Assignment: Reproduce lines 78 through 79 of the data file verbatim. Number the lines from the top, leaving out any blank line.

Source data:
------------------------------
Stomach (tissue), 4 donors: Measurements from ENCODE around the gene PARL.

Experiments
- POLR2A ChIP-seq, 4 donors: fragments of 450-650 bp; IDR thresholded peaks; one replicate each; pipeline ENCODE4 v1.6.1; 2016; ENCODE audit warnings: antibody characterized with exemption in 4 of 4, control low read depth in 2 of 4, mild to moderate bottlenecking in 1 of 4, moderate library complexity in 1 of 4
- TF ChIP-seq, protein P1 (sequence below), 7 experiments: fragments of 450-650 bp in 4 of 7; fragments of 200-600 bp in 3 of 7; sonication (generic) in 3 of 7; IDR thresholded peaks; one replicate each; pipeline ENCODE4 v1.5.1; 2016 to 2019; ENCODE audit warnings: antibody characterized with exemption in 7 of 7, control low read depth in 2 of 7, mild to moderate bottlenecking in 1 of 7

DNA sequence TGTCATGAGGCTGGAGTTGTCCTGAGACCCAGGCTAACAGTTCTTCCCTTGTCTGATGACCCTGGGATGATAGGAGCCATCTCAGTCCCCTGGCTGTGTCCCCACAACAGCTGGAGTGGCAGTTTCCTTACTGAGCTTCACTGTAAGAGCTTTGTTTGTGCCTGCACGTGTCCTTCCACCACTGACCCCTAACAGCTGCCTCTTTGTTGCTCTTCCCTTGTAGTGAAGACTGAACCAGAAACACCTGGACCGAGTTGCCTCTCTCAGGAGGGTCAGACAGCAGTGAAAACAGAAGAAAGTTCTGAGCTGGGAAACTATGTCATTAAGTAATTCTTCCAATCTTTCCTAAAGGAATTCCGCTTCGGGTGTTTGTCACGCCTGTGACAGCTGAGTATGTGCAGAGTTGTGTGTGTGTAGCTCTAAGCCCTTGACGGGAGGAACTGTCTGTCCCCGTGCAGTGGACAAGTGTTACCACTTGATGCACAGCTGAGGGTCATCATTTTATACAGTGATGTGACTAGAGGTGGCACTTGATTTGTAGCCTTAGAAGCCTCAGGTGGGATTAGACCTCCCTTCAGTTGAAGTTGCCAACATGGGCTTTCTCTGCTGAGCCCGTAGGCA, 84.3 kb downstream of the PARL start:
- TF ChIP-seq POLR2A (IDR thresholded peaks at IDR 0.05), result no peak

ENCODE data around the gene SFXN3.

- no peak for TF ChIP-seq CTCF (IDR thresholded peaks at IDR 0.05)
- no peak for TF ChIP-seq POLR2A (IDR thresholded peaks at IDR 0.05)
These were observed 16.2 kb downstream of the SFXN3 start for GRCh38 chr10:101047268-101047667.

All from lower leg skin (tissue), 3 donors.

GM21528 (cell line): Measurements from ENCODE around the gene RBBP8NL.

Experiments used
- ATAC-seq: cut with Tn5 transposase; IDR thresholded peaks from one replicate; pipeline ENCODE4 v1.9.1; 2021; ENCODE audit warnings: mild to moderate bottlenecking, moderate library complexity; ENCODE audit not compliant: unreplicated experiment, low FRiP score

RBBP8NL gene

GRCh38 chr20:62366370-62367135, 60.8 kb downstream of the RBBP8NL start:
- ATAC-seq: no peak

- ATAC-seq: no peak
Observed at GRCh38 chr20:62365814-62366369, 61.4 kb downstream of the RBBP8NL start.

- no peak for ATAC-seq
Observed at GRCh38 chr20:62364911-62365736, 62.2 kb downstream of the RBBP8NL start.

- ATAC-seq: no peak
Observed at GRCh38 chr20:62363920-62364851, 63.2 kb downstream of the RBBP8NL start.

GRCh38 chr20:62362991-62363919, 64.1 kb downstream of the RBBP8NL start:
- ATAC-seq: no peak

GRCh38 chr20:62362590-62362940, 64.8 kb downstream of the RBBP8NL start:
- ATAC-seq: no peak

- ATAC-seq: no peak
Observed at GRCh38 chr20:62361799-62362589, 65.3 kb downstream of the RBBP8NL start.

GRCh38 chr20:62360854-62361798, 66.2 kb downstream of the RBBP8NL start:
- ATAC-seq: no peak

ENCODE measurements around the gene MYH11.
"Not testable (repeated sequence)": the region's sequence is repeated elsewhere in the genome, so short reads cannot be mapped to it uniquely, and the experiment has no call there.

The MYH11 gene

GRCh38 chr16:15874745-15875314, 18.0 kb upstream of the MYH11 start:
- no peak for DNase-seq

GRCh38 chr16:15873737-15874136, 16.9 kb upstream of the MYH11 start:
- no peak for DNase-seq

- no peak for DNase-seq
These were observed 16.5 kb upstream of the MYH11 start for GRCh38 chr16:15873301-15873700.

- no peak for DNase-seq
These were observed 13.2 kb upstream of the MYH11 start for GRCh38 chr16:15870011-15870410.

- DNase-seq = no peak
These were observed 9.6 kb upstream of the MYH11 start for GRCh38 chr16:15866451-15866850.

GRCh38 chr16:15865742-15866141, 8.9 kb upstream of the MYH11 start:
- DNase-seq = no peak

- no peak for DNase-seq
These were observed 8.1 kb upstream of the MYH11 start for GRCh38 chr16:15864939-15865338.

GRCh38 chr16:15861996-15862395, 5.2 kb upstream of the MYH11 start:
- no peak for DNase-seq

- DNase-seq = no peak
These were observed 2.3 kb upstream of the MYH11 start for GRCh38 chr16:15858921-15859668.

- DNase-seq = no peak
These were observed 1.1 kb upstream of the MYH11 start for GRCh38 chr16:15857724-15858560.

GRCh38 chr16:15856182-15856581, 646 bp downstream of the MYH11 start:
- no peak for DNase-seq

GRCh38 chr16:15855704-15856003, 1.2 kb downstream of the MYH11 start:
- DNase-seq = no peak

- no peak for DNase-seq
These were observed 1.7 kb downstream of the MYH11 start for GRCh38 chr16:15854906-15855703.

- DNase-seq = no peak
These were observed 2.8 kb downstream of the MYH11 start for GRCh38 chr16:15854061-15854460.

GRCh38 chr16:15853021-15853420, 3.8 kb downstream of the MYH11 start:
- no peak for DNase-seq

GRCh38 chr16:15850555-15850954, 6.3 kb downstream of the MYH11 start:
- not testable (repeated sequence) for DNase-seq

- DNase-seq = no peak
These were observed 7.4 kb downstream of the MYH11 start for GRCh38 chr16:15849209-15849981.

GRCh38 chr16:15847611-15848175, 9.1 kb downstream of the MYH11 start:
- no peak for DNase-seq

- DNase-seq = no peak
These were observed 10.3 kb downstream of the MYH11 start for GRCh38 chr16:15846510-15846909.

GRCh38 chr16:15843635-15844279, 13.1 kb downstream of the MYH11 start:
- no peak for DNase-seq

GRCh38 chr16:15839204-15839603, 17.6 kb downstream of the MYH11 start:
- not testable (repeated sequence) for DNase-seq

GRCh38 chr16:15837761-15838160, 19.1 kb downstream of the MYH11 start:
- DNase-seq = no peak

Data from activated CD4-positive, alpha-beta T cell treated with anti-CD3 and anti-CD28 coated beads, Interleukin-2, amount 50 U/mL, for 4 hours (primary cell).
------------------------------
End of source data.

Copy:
- DNase-seq = no peak

Data from activated CD4-positive, alpha-beta T cell treated with anti-CD3 and anti-CD28 coated beads, Interleukin-2, amount 50 U/mL, for 4 hours (primary cell).